Recently some worrying news came throgh the main media channels and I had to apply my economics knowledge again to the reality.
The U.S. trade deficit probably widened and the cost of imported goods jumped, underscoring how the surge in oil prices is hurting growth and igniting inflation, economists said before various reports are released this week.
The gap between imports and exports grew to $62.4 billion in May, the widest in almost two years, according to the median estimate of economists surveyed by Bloomberg News. The import- price index climbed 2 percent last month, the poll showed.
The main reasons indicated by the surveyed economists are the increased fuel and travelling costs. This has lead to serious measures on most of the US companies, consisting in trimming jobs in order to reduce payroll and postponing investments in productive and non-productive equipments.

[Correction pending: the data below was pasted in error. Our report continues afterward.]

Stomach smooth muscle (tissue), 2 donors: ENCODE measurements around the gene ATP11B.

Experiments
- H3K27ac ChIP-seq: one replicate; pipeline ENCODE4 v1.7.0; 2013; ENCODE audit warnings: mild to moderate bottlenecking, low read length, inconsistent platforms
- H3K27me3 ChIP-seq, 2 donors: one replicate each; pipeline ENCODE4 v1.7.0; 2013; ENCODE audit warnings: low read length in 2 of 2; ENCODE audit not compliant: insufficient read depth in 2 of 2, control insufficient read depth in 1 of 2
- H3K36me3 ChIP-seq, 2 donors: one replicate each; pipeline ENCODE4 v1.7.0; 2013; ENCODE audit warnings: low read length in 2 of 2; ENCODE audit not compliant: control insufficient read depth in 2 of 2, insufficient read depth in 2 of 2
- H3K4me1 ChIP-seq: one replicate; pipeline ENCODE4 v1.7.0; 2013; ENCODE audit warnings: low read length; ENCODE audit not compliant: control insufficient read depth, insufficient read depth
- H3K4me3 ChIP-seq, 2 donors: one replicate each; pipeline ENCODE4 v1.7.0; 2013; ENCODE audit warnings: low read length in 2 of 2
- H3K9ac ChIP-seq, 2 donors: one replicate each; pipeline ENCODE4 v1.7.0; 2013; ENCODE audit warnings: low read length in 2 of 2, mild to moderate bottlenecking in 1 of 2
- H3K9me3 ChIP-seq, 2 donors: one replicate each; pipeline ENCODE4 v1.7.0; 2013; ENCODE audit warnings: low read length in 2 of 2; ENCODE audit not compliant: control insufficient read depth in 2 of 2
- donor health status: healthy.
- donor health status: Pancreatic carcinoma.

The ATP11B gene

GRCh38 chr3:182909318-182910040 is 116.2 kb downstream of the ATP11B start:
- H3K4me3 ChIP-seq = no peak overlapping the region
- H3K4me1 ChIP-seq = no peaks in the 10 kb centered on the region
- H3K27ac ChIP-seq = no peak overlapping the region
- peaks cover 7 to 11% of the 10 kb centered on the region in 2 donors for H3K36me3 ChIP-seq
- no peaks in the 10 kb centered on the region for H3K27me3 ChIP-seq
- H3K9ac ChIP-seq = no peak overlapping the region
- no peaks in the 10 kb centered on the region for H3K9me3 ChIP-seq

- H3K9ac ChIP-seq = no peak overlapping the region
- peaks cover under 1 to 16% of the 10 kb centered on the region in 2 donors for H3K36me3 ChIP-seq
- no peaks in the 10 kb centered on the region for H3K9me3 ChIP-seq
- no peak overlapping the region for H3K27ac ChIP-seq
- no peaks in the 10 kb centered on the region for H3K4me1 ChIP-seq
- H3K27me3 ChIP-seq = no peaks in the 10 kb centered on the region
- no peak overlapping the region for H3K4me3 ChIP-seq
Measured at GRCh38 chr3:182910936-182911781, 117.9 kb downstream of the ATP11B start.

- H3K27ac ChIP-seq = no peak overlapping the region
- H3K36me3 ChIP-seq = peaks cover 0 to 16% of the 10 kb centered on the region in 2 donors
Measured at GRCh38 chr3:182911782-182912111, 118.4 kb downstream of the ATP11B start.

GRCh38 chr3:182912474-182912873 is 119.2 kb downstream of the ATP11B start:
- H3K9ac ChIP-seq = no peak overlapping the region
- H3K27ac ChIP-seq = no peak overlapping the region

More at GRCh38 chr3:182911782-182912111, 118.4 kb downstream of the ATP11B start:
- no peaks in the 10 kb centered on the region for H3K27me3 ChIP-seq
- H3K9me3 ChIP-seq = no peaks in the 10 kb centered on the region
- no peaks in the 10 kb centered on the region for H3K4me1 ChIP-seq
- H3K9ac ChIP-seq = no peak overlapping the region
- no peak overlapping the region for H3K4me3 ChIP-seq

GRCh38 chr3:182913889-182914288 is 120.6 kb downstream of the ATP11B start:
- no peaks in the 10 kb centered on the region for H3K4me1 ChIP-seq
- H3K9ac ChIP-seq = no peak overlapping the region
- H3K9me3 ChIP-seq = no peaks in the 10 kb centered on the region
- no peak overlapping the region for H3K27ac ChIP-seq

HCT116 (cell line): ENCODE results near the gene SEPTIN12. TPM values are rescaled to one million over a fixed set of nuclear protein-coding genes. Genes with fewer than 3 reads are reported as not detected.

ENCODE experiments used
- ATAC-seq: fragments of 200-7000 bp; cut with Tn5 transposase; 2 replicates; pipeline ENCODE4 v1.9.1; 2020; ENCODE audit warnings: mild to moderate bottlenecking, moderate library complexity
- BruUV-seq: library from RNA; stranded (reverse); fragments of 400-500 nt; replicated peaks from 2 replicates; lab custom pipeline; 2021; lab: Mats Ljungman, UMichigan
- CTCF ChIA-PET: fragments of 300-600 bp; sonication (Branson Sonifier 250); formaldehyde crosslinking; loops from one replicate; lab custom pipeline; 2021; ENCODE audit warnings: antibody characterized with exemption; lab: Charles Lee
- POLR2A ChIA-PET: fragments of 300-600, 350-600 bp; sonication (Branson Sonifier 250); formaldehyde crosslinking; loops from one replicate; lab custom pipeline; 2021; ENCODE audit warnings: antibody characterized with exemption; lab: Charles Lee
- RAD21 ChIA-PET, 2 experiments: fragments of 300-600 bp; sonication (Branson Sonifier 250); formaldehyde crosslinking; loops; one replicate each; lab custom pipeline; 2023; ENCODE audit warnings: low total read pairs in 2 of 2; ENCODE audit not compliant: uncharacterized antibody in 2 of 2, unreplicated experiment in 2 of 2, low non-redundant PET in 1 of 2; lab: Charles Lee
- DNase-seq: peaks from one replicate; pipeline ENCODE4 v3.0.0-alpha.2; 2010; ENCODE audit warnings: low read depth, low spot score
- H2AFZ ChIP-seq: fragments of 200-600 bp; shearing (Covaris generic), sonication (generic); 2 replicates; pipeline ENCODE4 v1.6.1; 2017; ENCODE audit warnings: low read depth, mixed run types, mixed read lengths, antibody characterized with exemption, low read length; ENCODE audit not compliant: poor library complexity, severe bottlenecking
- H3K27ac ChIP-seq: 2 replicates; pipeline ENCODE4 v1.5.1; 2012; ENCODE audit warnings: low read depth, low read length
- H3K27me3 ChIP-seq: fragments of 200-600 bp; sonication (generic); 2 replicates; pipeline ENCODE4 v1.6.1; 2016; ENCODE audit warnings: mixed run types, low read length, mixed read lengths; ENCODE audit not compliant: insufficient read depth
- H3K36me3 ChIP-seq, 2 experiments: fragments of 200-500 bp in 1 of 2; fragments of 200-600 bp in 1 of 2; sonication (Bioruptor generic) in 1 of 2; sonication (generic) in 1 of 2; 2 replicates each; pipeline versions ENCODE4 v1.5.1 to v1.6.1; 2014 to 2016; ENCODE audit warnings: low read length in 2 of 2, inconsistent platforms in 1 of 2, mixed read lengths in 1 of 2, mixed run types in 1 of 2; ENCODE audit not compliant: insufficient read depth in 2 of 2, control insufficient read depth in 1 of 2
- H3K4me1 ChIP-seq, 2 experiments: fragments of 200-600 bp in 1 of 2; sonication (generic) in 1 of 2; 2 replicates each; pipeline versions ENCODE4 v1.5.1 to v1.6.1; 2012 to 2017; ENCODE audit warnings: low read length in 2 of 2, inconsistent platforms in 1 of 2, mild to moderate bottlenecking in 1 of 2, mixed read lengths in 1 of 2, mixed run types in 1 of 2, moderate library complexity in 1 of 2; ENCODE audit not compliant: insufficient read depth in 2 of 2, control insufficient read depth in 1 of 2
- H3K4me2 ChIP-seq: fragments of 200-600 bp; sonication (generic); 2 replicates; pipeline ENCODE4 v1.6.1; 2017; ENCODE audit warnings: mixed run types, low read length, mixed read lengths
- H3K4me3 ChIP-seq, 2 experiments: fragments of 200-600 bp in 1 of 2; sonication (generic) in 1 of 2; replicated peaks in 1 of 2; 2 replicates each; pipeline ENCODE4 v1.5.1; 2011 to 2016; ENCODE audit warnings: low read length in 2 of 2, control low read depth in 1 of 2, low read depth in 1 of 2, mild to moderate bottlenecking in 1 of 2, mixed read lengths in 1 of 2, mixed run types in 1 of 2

I don’t know how do you read these news folks, but we at doitinvest.com feel the recession train coming. Companies are desperate to reduce costs in order to maintain profitability, whilst more and more expensive goods are purchased from outside US. In the last 20 years, the US economy has switched to a services one and producing abroad has become the norm, rather than the exception, especially for the low value added products (mostly from the FMCG). Obviously the US economy is now highly dependant on cheap imports, which are not any longer…cheaper. So expect some inflation in the form of higher rising costs.
This also makes (or better said maintains) the US dollar very weak. It’s no surprise that 1 USD = 0,63 EUR today, from a parity of 1-1 on the launch year of the Euro (2000). This also means that the forex markets are very volatile nowadays, with no coming back to be foreseen soon for the US dollar value. Anyhow, whomever will guess WHEN the dollar will turn around (and will bet on this) will make a hell of a lot of money, I am pretty sure about this.
So be prepared for a tough ride in the next 6 months, my investing colleagues!